zingplex Wrote:I would be surprised to see LastPass adopt this because in its adoption, it is threatening thee business model. Also, I think the SQRL spec is done and now Steve is just writing an implementation in assembly.
I do not see SQRL as a threat to the LastPass business model. First, many sites are going to stick with usernames and passwords in spite of the hassle and the lowered security, simply because that is how they have worked for decades. Secondly, LastPass stores far more than just usernames and passwords. LastPass can hold almost anything that needs to be stored securely, like credit card numbers, answers to security questions, safe combinations, and far more. I've even used LastPass to securely exchange documentation for a mortgage. Even if all the websites I use started using SQRL, I would still need LastPass for storing all the other information I need to keep securely.
SQRL would be a superb addition to LastPass authentication. It would improve LastPass security without requiring users to purchase hardware to support second factor authentication. (yes, it could threaten Yubikey's business model, but that's a different story). Incorporating SQRL's user unique cryptographic into the processing used to create the actual LastPass master key would dramatically increase the entropy of the master key, and that would be great. SQRL's approach would allow a user to have a very secure login while enabling them to enter a very short key. One real hassle with secure use of LastPass is that the user's password needs to be long as well as hard to guess, and typing a long password repeatedly is certainly a pain. Using SQRL could eliminate that pain without reducing security.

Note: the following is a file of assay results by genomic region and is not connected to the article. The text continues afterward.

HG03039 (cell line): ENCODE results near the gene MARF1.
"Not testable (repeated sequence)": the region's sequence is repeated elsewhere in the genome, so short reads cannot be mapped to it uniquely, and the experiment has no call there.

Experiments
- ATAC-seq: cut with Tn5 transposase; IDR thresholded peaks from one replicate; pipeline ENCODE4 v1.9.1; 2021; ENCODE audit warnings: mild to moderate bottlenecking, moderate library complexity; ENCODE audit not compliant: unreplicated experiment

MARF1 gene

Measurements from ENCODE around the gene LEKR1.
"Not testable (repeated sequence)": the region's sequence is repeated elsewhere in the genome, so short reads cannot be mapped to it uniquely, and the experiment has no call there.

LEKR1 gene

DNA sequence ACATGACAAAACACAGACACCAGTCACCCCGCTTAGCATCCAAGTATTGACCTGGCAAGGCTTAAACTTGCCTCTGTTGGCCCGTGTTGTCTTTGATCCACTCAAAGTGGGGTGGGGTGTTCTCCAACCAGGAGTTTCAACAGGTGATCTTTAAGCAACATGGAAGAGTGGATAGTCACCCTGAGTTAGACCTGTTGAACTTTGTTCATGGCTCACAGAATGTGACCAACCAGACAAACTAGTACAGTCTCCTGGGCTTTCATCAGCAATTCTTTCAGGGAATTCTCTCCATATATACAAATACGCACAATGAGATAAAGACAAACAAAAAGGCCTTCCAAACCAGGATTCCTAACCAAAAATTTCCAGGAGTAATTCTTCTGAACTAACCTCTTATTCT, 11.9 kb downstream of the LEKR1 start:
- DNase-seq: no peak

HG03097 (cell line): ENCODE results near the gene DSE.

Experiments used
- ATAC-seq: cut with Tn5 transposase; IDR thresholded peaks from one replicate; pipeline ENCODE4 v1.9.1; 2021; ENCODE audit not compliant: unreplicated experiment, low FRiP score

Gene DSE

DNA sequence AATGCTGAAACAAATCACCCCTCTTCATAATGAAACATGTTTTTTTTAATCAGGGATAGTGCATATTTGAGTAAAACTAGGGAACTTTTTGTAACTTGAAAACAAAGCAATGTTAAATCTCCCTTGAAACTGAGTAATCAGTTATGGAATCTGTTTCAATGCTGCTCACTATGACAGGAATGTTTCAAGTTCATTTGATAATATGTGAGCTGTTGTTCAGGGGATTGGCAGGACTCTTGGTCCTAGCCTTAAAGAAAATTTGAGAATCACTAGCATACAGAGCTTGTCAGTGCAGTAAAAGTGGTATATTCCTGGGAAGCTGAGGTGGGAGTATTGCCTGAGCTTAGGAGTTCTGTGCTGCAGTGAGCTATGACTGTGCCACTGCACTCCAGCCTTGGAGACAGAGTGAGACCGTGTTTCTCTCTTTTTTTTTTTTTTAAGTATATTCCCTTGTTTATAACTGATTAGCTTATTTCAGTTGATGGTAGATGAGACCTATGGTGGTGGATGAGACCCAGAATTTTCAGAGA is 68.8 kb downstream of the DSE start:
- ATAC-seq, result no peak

It would be relatively easy to include SQRL as a user-selected optional second factor authenticator, much like Google Authenticator.